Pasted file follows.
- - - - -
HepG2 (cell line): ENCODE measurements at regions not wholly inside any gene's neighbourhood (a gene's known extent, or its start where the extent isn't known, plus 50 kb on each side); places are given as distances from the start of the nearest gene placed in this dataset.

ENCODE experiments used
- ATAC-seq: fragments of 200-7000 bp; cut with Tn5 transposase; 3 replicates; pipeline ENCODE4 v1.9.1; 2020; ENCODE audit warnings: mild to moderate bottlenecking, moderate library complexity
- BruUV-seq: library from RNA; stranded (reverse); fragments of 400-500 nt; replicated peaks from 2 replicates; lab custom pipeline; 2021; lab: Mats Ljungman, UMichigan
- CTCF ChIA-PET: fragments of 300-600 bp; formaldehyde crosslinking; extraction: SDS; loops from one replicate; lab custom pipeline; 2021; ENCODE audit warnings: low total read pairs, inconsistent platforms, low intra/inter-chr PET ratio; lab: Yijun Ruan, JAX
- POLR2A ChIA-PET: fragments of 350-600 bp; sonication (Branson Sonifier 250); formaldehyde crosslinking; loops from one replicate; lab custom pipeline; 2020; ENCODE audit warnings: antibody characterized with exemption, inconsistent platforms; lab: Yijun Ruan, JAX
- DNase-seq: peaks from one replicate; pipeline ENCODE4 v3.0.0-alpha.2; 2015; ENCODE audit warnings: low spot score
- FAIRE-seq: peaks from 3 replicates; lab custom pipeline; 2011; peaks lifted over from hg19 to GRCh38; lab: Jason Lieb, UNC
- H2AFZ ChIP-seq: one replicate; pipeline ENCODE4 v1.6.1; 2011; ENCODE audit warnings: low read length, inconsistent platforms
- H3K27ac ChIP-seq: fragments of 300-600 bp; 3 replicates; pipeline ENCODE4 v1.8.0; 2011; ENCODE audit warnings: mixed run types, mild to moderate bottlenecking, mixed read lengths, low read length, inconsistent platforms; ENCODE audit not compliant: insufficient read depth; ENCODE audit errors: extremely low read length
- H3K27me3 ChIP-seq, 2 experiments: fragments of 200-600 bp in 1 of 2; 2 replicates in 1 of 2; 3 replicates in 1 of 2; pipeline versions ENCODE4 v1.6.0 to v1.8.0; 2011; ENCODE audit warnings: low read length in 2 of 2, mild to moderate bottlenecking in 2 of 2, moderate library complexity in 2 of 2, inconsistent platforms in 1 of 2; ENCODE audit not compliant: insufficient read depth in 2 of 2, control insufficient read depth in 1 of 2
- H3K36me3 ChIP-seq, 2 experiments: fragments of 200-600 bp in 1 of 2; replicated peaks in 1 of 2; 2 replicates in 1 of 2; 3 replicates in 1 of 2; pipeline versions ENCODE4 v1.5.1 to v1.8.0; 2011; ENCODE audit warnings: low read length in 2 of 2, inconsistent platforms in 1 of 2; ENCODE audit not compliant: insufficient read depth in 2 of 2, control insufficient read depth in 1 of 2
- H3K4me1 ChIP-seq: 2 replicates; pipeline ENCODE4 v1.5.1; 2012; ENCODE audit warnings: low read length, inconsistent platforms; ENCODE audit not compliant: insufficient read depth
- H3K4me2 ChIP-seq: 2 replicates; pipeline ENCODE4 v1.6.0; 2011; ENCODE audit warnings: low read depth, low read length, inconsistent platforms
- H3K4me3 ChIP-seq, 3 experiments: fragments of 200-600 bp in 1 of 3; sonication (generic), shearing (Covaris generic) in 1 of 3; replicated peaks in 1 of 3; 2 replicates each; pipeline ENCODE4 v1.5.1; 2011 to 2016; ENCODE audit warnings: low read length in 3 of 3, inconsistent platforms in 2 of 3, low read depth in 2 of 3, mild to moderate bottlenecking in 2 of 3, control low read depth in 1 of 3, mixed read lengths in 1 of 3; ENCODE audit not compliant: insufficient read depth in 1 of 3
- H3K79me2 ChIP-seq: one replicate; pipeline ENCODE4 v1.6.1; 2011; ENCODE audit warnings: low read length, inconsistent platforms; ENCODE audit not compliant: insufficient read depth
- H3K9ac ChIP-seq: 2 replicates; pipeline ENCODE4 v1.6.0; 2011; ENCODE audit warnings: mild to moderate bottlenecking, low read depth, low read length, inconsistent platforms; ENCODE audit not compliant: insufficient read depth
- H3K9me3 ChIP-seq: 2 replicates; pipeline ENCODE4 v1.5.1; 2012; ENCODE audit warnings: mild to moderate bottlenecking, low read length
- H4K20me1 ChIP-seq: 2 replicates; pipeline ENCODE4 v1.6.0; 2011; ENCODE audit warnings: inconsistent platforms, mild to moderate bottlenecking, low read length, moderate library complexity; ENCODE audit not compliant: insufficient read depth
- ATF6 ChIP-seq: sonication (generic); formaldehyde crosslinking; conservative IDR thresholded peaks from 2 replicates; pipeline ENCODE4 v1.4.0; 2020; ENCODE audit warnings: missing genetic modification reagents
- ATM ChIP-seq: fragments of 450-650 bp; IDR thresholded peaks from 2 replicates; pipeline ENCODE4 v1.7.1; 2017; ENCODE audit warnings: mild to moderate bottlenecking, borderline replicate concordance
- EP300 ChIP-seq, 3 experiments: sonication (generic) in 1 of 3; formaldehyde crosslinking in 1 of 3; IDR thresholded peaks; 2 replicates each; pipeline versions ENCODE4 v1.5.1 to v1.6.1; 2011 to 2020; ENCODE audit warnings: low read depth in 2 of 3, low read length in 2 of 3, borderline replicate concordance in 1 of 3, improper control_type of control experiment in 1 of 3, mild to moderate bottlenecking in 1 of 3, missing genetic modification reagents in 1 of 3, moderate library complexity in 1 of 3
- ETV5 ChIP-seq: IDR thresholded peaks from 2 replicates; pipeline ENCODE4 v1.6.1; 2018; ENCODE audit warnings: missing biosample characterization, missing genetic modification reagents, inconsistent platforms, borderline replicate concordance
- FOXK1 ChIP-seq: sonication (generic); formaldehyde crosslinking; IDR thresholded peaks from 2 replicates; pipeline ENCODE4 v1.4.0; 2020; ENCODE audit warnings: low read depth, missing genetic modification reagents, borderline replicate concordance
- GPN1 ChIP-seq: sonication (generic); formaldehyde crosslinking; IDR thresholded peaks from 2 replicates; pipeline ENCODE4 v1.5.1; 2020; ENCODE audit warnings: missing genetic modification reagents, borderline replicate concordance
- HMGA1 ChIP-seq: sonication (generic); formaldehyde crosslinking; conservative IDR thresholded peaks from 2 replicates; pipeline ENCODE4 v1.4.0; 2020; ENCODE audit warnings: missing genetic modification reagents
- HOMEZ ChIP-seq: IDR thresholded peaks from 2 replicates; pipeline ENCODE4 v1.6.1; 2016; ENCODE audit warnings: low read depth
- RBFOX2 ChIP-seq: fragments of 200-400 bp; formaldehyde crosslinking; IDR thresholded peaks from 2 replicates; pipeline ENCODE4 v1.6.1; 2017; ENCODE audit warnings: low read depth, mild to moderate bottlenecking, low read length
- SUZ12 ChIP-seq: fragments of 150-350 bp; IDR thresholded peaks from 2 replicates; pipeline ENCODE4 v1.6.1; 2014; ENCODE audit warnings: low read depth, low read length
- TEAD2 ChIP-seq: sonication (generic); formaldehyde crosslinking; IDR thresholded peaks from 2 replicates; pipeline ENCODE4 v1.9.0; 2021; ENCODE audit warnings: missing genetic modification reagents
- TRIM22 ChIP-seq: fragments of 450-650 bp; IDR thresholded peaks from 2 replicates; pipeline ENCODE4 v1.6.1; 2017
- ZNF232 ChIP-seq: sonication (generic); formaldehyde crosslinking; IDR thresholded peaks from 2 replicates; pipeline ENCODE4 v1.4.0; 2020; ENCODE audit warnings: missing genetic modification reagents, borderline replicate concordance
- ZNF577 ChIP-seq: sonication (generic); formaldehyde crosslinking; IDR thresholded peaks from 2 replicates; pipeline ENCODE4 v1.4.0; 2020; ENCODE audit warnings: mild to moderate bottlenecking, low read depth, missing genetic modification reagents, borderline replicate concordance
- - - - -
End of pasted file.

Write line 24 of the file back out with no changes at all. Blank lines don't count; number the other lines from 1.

- FOXK1 ChIP-seq: sonication (generic); formaldehyde crosslinking; IDR thresholded peaks from 2 replicates; pipeline ENCODE4 v1.4.0; 2020; ENCODE audit warnings: low read depth, missing genetic modification reagents, borderline replicate concordance